At this year's British Educational Research Association conference David Budge discovers that 42 is not the answer and Maureen O'Connor reports on the pick of the papers at an event that remained upbeat in the face of criticism.
The most effective teachers of primary mathematics are not necessarily those with A-levels or degrees in the subject, but they are more likely to have received in-service training.
The importance of INSET for maths teachers was one of the findings of a major study by a research team from King's College London into effective primary numeracy teaching, which looked at the work of 90 teachers and 2,000 pupils in 11 schools over two terms. One highly successful Year 6 teacher said that her in-service course was "a revelation which changed the way I thought about maths teaching".
Eight schools were chosen because their maths teaching was considered to be highly effective, two were regarded as "average" and one "weak". The effectiveness of teaching was measured by a specially designed test at the beginning and end of the project.
According to Professor Margaret Brown, the research has already persuaded the Teacher Training Agency, which funded it, to acknowledge that formal qualifications are not always enough to guarantee teaching quality.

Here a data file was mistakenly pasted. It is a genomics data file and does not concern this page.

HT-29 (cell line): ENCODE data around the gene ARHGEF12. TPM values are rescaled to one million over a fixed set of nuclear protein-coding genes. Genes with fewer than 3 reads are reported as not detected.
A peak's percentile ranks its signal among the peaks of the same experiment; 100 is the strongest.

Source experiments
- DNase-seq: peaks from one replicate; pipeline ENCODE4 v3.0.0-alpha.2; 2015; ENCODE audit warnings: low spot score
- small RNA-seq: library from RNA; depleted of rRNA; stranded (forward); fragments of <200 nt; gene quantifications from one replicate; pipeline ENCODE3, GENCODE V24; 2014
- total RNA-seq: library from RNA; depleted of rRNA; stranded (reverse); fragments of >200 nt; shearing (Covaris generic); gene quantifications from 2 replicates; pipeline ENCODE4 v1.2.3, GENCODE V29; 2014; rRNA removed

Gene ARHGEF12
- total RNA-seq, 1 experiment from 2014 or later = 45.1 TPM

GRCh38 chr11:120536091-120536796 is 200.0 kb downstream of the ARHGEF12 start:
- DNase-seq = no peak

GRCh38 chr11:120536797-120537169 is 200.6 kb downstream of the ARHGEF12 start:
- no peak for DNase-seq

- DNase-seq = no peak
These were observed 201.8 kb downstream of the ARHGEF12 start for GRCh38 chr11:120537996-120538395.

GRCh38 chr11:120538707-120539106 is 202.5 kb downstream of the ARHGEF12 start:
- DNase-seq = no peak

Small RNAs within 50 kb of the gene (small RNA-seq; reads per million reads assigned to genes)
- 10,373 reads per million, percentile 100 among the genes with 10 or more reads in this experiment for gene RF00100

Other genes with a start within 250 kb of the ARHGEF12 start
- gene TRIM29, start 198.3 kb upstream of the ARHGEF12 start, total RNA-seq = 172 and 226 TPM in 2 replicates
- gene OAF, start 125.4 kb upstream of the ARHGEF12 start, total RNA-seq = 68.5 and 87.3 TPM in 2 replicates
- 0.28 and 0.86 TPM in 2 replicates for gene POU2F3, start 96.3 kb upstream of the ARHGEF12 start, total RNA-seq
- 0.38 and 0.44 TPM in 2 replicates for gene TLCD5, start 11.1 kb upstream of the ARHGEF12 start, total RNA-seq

One recent maths graduate said: "Degree maths is not relevant to primary maths." She admitted that she found it difficult to explain the links between fractions and decimals and had problems with metric units.
What distinguished the highly effective teachers was understanding of connections within areas of the maths curriculum. These connections - such as the links between fractions, decimals and percentages - were often made during the focused discussion in which effective teachers encouraged children as young as five to explain their thinking.
The project found that almost all the teachers in the study were using similar methods: mental tests and written exercises to practise skills, whole-class question-and-answer sessions and individual and group work. Setting across age groups and the same published mathematics schemes were being used by both effective and less effective teachers.
But the most effective teachers believed all children could become numerate and should be challenged by their work. They recognised the value of helping children to develop mental strategies. The lowest gains in numeracy were achieved by teachers who dealt with different areas of maths separately, and used assessment mainly as a check that taught methods had been learned rather than as a means of informing subsequent teaching.
"Effective teachers of numeracy in primary schools: teachers' beliefs, practices and pupils' learning" by Mike Askew, Margaret Brown, Valerie Rhodes, Dylan William and David Johnson, King's College, University of London.
Letter, page 27.